"When it's come to a choice between the integrity of the House or the Republican majority, he's always put his thumb on the scale to protect the majority," Emanuel said.
Hastert is 64 and diabetic, and many Republican insiders think he'll step down no matter what happens in November. But he's confounded expectations all his life.Focused on Winning
Denny Hastert was an unlikely politician, a mild-mannered country boy whose father owned a feed-supply store. He inherited a stolid Midwestern conservatism from his parents, and accepted Jesus as his savior in high school. His autobiography overflows with 1950s nostalgia, with Denny waking up at 3 a.m. to drive a milk truck, and operating on his own infected shoulder.
"I learned from experience that when bad things happen, don't complain," Hastert wrote. "You play the cards you're dealt and remember there is a way to win."
He became a teacher and coach, then led a charmed life in politics, winning a race for state representative in 1980 after a GOP incumbent got sick, then jumping to Congress in 1986 after another GOP incumbent got sick. (The designer of his first yard sign, Scott Palmer, is still his top aide; and is embroiled in the Foley case.) He was a popular backbencher, and DeLay made him chief deputy whip after the Republicans seized Congress in 1994.
In 1998, Gingrich was ousted and Rep. Bob Livingston (La.) chosen to replace him. Hastert didn't know Livingston well, so he made a date to see a private-sector headhunter. But the day before the appointment, Livingston suddenly stepped down because of an extramarital affair, and DeLay within hours orchestrated Hastert's ascension to speaker.
In his first speech as speaker, Hastert vowed to reach out to Democrats, declaring that "solutions to problems cannot be found in a pool of bitterness." But Hastert soon concluded there was no point working with Democrats. In his autobiography, he suggests he started to feel this way when he visited the office of House Minority Leader Richard A. Gephardt (D-Mo.) and saw a "Gephardt for Speaker" sign. The relationship fell apart after a controversy over the House chaplain, when a few Democrats accused Hastert of anti-Catholic bias. "I have never seen a more cynical and more destructive political campaign," Hastert declared.
Hastert's team has shut House Democrats out of the governing process, refusing to allow their bills on the floor, limiting debate, calling midnight votes on complex bills that few have read. The Hastert Rule decrees that the House will consider only bills approved by the GOP caucus -- "a majority of the majority" -- and the speaker has enforced it with few exceptions.
"After the chaplain, he focused on winning," said lobbyist John Feehery, another former Hastert aide. "And with such a small majority, winning meant keeping the caucus together."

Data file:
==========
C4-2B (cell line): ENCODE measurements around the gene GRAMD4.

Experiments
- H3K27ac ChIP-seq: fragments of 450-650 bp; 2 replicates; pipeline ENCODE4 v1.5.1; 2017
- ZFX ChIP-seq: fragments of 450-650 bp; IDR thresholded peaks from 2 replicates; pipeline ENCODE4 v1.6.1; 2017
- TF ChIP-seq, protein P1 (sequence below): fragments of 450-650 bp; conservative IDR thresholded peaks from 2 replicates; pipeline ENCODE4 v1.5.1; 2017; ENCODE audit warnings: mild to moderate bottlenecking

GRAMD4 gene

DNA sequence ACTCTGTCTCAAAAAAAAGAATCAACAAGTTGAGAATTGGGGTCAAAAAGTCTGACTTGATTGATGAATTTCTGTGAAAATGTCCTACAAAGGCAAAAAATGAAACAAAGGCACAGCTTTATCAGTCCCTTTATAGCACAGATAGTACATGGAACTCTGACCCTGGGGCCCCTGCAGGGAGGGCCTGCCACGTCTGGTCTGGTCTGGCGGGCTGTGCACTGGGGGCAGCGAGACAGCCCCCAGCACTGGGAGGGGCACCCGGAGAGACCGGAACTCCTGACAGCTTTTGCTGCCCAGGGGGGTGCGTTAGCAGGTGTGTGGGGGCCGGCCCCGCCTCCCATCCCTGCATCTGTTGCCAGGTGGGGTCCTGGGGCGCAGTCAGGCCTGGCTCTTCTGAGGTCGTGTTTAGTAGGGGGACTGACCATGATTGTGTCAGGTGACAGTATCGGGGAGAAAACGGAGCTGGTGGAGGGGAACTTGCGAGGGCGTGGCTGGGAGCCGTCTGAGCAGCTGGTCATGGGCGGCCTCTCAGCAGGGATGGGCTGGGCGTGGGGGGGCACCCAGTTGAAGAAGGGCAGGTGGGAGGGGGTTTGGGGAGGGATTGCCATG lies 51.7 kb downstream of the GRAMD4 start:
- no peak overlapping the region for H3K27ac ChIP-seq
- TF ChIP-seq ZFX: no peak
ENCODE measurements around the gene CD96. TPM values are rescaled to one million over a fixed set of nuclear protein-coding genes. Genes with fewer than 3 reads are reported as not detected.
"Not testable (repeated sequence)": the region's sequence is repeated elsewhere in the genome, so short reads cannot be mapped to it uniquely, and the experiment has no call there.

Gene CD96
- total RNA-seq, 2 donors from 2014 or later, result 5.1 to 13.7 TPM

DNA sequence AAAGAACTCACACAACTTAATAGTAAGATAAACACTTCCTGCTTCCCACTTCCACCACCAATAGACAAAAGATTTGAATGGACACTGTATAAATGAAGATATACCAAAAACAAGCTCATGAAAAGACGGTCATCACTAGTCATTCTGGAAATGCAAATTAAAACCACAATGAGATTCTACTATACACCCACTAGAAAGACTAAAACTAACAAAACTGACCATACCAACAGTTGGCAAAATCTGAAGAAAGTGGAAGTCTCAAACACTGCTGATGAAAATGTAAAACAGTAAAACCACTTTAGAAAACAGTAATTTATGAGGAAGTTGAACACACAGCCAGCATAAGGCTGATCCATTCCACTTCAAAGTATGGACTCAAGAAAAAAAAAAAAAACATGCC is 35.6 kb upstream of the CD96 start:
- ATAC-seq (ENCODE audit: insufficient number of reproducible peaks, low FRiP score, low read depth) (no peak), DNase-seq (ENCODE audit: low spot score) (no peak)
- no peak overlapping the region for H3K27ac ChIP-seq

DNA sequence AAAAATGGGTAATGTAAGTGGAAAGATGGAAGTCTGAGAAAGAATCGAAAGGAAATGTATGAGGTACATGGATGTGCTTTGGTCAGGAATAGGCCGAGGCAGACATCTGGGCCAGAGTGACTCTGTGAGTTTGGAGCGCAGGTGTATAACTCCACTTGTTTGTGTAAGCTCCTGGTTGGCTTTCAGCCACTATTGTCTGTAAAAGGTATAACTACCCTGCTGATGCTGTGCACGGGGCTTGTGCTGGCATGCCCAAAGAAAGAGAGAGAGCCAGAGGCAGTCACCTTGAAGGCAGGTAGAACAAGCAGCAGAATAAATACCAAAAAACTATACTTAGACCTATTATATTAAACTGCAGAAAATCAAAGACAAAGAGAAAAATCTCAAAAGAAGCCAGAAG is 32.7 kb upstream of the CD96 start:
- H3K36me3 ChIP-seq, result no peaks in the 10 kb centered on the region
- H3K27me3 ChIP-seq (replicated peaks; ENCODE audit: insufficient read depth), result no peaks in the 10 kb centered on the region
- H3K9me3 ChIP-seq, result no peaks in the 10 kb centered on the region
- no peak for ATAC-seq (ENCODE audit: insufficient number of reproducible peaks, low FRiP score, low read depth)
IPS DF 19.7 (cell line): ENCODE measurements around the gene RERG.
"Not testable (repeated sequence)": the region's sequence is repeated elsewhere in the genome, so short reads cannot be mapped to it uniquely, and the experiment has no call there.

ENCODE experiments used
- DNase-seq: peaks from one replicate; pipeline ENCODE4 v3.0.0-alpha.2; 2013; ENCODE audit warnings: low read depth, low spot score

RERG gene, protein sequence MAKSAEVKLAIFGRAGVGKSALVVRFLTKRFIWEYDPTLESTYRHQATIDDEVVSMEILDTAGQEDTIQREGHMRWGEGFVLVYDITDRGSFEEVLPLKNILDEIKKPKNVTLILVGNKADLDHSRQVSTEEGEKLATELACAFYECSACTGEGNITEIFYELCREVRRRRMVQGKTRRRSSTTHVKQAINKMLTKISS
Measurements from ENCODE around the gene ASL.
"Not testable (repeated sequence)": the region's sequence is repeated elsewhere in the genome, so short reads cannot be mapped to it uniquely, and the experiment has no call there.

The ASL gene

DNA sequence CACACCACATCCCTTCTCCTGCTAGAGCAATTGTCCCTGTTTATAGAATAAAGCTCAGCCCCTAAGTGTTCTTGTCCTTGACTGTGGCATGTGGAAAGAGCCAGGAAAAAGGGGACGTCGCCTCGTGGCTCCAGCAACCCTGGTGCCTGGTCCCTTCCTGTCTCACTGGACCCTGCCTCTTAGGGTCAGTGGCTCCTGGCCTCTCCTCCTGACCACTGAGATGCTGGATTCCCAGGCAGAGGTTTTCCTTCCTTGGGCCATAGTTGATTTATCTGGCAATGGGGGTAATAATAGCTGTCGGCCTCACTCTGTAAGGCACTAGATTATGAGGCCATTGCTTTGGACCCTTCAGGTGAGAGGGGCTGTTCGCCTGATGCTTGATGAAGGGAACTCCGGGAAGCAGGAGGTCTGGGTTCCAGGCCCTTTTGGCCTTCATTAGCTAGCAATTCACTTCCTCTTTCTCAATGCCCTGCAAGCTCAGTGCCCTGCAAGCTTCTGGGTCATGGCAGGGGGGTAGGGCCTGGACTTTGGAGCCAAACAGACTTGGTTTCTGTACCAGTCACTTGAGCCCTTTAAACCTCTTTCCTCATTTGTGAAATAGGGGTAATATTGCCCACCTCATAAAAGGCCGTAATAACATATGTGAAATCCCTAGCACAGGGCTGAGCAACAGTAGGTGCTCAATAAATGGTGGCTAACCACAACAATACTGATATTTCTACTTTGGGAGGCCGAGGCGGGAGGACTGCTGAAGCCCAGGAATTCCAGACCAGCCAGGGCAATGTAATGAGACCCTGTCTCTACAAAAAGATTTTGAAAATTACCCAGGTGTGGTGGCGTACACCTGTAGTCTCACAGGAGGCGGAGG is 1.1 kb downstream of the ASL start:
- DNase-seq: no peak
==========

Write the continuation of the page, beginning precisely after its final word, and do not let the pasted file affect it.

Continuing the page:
It was DeLay who spearheaded the K Street Project that made corporate lobbyists and rank-and-file Republicans so dependent on party leaders. And early in Hastert's tenure, DeLay whipped Republicans to defeat a resolution that Hastert supported on the Kosovo war, fueling perceptions that "the Hammer" was the real power in the House. But Hastert and DeLay agreed about almost everything else. And Hastert's influence gradually increased, especially as DeLay became distracted by scandal.
For example, Hastert encouraged an effort to oust Rep. Christopher H. Smith (R-N.J.) as a committee chairman after Smith bucked party leaders on veterans benefits. He angrily chewed out then-Sen. Robert C. Smith (R-N.H.) for holding up a bill full of pork-barrel projects for vulnerable House members before the 2000 election. He held open a 3 a.m. vote in 2003 on the prescription drug bill for three hours until he could round up a majority, and persuaded Rep. Robin Hayes (R-N.C.) to switch his vote to pass the Central American trade bill.
Republicans say Hastert wins by appealing to party loyalty and taking care of members with earmarks, campaign cash and other goodies. Conservatives aren't happy that earmarks have quadrupled under the GOP Congress, but they recognize that the House has passed almost everything Bush has requested, including his efforts to expand executive power.
"He doesn't beat people over the head, but he's kept them in line," said conservative activist Grover Norquist. "Do I wish he made spending restraint a priority? Of course. But everyone knows he represents the caucus agenda, not his own agenda."
It is only recently that GOP oars have started rowing in disparate directions -- not only over Foley, but policy issues such as Social Security and immigration. Some insiders think the loss of DeLay has created a breakdown in discipline. "Everybody in the caucus loves Denny. The problem is that nobody really fears him," said one GOP lobbyist who spoke only on condition of anonymity. "I think he's done."
Hastert aides say he intends to fight to protect his job, and he intends to win. After all, his legacy is at stake on Nov. 7. He'll either be the unbeaten coach, or the coach who lost the big one. Either way, he'll be the speaker who presided over an era of unprecedented partisanship, an era when winning seemed to be the only thing that mattered.